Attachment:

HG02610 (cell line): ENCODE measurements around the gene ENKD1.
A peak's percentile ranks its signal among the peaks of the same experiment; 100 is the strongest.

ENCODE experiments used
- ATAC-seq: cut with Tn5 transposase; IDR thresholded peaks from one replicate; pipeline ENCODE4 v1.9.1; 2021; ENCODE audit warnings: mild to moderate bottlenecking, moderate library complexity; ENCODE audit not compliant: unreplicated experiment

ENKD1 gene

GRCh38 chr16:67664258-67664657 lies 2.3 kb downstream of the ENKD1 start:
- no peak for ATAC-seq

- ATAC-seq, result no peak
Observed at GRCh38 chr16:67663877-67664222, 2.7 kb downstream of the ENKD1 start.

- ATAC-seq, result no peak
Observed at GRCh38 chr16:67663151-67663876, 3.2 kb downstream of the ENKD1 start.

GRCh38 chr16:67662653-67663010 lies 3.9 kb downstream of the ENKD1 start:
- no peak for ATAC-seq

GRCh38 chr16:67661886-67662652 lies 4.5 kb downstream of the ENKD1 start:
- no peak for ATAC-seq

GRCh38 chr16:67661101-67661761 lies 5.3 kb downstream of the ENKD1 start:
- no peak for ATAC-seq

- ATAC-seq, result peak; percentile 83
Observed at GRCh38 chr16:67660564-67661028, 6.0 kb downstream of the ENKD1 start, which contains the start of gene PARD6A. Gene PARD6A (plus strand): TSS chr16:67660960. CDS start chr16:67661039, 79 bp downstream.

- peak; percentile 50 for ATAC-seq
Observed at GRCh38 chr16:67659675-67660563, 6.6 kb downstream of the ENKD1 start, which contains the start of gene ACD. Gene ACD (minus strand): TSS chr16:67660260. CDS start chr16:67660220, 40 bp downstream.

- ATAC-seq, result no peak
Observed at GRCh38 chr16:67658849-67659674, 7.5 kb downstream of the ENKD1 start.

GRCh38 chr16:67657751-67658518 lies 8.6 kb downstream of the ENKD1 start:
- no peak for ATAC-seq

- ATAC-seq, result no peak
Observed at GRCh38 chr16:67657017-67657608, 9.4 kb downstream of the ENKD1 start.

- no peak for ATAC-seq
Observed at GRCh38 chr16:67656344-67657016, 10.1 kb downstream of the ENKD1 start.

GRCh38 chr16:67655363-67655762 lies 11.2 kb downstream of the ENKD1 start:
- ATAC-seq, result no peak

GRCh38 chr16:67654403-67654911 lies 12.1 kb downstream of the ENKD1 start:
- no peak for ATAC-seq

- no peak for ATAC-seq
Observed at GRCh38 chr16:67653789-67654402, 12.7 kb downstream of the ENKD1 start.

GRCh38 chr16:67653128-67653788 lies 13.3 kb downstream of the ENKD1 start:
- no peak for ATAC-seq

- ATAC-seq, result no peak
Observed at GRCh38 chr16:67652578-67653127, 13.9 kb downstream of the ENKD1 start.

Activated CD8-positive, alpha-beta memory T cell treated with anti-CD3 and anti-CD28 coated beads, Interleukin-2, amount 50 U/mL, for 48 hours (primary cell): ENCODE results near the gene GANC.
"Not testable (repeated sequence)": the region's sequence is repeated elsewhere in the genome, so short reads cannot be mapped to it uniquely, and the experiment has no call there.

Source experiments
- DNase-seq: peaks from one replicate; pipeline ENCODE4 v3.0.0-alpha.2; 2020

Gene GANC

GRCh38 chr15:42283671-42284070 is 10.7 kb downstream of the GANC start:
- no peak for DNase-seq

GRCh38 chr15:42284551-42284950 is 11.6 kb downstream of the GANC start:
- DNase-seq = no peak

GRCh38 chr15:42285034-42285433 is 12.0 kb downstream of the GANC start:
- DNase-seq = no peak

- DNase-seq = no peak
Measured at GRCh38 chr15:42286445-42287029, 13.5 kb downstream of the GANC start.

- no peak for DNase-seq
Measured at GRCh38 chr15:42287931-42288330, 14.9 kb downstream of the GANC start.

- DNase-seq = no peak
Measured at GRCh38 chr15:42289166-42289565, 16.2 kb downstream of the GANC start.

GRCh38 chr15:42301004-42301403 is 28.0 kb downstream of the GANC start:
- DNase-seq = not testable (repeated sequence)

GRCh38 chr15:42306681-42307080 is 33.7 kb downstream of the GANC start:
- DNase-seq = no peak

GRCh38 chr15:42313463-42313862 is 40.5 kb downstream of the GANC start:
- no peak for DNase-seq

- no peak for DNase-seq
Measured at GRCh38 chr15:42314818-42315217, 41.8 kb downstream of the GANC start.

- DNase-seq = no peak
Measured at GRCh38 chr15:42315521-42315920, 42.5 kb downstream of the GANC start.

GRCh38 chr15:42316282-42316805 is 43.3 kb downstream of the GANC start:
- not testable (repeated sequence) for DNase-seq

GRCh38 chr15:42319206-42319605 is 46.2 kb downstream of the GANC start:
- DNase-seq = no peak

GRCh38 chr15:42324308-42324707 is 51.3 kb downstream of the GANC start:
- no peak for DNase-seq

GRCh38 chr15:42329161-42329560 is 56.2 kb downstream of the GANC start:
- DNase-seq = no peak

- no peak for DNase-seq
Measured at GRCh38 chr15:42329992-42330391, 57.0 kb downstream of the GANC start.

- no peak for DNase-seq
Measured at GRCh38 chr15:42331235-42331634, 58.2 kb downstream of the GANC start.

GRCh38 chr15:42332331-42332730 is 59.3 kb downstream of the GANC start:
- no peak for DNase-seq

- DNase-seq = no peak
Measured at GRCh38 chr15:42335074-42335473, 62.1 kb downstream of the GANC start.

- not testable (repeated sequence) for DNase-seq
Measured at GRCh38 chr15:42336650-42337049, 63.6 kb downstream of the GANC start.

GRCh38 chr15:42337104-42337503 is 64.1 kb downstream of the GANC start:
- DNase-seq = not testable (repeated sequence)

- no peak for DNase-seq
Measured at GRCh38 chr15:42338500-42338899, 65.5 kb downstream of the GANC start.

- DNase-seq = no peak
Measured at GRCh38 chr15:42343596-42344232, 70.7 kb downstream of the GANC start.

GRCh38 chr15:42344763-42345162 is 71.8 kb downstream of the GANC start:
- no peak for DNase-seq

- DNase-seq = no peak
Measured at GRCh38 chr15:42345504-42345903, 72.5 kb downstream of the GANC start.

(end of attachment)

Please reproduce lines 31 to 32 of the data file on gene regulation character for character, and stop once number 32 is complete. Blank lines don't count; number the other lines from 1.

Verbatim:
- ATAC-seq, result no peak

GRCh38 chr16:67654403-67654911 lies 12.1 kb downstream of the ENKD1 start: